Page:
We invite authors to contribute original research articles and review articles from different subfields of functional food, regional food and herbal plants. Papers may also refer to cultural traditions related to both food and herbal plants.

Dr. Maciej Oziembłowski
Guest Editor

Manuscript Submission Information

Manuscripts should be submitted online at www.mdpi.com by registering and logging in to this website. Once you are registered, click here to go to the submission form. Manuscripts can be submitted until the deadline. All submissions that pass pre-check are peer-reviewed. Accepted papers will be published continuously in the journal (as soon as accepted) and will be listed together on the special issue website. Research articles, review articles as well as short communications are invited. For planned papers, a title and short abstract (about 100 words) can be sent to the Editorial Office for announcement on this website.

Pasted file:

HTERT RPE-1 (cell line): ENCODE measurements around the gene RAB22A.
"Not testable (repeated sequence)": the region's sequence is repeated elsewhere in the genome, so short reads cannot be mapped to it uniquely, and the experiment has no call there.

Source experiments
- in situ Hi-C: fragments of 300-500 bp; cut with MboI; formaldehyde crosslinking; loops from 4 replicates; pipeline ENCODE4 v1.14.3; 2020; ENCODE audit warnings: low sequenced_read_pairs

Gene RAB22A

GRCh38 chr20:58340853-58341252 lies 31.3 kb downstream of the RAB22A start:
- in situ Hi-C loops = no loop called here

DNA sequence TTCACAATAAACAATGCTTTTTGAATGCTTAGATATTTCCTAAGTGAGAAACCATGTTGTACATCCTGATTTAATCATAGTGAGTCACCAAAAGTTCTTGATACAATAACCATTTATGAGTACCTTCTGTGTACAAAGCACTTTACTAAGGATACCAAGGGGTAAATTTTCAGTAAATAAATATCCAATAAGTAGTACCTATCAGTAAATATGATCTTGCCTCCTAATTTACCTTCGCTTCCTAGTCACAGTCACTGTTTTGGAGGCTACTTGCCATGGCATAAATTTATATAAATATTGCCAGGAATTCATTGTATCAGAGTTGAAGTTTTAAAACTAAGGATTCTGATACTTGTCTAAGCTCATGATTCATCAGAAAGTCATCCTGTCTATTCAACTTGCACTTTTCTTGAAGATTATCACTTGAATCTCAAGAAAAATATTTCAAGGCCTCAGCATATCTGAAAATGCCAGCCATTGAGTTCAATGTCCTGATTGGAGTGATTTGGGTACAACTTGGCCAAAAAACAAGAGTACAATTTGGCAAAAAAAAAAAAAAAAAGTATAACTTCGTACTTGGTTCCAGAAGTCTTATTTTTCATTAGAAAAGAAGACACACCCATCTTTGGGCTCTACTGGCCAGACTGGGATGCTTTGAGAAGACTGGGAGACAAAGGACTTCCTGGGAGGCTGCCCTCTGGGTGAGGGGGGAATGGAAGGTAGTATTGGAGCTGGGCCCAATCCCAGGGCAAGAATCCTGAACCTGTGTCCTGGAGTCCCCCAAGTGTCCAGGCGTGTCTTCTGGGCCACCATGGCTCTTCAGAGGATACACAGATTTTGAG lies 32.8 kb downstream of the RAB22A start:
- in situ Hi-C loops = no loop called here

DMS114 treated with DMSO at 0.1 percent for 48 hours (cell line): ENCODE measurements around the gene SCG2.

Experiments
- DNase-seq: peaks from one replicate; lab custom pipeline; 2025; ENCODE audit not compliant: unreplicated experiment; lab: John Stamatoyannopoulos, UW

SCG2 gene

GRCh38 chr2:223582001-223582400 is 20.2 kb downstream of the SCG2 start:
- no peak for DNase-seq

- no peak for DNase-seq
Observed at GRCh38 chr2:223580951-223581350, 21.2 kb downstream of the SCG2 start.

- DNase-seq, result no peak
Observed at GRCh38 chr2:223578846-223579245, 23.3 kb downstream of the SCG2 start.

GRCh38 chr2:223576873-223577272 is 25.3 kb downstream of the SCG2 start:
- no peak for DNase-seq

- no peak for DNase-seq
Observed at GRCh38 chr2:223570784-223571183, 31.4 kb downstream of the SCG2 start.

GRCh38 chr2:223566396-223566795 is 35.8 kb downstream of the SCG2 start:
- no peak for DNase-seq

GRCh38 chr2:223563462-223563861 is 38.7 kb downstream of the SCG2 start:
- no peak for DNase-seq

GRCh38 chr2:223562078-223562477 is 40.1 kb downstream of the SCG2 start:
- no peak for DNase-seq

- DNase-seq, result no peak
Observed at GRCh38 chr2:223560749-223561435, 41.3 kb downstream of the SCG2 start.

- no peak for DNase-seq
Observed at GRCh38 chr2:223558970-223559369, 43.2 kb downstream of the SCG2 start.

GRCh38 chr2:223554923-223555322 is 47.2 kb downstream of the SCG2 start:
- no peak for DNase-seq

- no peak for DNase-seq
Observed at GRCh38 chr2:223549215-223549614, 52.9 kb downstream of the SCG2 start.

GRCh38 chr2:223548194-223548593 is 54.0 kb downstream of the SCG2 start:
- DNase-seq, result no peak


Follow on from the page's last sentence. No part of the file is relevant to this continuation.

Submitted manuscripts should not have been published previously, nor be under consideration for publication elsewhere (except conference proceedings papers). All manuscripts are thoroughly refereed through a single-blind peer-review process. A guide for authors and other relevant information for submission of manuscripts is available on the Instructions for Authors page. Applied Sciences is an international peer-reviewed open access semimonthly journal published by MDPI.

Please visit the Instructions for Authors page before submitting a manuscript. The Article Processing Charge (APC) for publication in this open access journal is 2400 CHF (Swiss Francs). Submitted papers should be well formatted and use good English. Authors may use MDPI's English editing service prior to publication or during author revisions.